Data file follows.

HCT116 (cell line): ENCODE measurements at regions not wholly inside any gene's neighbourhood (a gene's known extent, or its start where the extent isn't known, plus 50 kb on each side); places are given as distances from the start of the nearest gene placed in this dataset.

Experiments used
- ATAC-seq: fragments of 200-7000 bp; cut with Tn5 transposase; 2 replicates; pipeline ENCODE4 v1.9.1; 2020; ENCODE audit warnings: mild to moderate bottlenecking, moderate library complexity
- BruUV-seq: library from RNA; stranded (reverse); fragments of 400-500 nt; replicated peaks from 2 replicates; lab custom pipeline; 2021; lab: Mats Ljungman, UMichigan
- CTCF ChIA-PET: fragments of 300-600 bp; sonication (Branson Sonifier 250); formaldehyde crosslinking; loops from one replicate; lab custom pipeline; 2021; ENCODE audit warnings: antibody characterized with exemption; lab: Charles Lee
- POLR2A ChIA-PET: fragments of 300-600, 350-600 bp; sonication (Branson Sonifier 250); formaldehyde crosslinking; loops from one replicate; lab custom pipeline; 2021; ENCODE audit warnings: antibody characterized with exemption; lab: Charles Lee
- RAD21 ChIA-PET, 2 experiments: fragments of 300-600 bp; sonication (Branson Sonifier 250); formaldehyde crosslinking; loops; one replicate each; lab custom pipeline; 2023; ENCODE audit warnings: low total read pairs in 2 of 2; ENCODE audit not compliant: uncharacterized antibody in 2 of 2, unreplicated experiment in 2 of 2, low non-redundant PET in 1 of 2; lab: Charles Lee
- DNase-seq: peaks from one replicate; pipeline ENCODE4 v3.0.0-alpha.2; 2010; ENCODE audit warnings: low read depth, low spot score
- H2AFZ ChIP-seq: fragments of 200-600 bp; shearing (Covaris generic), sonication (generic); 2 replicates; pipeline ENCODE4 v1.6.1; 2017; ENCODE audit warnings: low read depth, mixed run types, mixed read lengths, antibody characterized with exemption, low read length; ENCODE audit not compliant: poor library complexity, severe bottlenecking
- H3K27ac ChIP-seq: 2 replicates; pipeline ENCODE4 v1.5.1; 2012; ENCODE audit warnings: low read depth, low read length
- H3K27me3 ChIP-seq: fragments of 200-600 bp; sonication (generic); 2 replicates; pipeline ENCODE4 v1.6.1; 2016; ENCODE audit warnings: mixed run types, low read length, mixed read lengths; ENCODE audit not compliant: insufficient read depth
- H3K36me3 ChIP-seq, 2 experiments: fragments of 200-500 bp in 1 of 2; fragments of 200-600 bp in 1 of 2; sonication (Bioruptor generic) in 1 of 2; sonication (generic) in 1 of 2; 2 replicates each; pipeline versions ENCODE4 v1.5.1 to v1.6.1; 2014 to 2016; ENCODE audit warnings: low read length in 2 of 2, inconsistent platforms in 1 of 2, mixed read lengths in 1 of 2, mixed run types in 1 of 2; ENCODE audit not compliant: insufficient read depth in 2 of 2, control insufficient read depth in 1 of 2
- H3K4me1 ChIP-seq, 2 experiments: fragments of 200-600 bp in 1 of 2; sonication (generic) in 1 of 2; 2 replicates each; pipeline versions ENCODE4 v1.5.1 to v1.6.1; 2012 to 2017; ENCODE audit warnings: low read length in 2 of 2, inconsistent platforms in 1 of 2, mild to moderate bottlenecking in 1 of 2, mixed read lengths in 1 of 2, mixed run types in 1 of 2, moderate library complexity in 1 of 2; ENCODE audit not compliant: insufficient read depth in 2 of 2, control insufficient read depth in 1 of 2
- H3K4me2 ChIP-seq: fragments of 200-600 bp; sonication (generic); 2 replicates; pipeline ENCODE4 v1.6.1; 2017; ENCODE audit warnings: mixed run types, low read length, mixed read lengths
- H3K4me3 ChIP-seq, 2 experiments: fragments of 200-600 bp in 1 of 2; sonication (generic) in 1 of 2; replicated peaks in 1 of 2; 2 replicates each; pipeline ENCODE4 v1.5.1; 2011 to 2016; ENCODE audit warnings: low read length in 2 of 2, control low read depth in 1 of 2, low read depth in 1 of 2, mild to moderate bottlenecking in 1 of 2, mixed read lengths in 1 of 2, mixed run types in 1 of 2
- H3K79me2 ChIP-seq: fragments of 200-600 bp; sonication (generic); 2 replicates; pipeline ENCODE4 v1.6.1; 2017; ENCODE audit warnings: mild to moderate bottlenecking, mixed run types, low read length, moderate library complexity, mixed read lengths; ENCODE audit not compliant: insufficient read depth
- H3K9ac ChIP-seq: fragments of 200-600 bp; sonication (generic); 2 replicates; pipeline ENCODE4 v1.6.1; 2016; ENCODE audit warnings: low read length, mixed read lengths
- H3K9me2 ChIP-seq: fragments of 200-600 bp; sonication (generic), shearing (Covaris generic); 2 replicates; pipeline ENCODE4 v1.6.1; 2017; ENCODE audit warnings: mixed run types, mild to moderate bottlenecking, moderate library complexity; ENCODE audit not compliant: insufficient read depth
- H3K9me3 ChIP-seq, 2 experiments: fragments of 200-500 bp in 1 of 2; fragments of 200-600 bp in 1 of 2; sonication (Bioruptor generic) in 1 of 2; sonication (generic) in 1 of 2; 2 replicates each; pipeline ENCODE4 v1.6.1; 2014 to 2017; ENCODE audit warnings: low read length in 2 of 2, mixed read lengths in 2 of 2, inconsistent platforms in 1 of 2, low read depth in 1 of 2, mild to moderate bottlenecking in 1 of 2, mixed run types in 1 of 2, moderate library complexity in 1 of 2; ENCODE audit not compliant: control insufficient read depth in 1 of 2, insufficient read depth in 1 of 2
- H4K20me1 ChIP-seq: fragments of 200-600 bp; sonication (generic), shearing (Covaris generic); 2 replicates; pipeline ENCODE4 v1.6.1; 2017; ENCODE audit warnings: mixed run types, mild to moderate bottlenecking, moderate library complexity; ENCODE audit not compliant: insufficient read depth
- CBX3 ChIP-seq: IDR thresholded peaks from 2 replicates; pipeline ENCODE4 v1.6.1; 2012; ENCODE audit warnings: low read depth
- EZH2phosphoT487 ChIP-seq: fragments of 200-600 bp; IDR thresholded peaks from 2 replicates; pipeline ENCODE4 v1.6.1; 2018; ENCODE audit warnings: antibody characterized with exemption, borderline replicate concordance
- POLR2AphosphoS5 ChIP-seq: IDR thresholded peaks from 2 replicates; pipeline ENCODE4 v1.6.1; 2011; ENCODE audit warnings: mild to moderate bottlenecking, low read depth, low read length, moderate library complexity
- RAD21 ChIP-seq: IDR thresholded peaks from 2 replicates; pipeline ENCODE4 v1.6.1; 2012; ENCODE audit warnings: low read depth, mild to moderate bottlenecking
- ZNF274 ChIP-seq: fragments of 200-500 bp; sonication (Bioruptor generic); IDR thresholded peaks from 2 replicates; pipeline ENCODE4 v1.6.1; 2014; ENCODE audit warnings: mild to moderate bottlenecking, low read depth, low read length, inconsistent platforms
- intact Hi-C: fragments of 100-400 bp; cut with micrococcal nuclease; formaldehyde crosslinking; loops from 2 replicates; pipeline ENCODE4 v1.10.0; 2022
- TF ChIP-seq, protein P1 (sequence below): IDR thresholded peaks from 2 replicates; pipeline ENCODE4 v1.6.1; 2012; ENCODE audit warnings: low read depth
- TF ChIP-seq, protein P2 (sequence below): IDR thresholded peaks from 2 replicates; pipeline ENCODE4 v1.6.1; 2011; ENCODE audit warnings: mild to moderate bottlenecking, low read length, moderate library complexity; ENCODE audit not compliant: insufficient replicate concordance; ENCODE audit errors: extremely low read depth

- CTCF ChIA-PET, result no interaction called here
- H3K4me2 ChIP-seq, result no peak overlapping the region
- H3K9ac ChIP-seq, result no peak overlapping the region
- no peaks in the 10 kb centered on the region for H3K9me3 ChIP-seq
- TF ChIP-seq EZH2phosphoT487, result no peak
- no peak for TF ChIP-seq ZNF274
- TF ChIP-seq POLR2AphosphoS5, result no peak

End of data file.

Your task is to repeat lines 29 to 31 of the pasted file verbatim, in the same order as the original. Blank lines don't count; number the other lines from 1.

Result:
- CTCF ChIA-PET, result no interaction called here
- H3K4me2 ChIP-seq, result no peak overlapping the region
- H3K9ac ChIP-seq, result no peak overlapping the region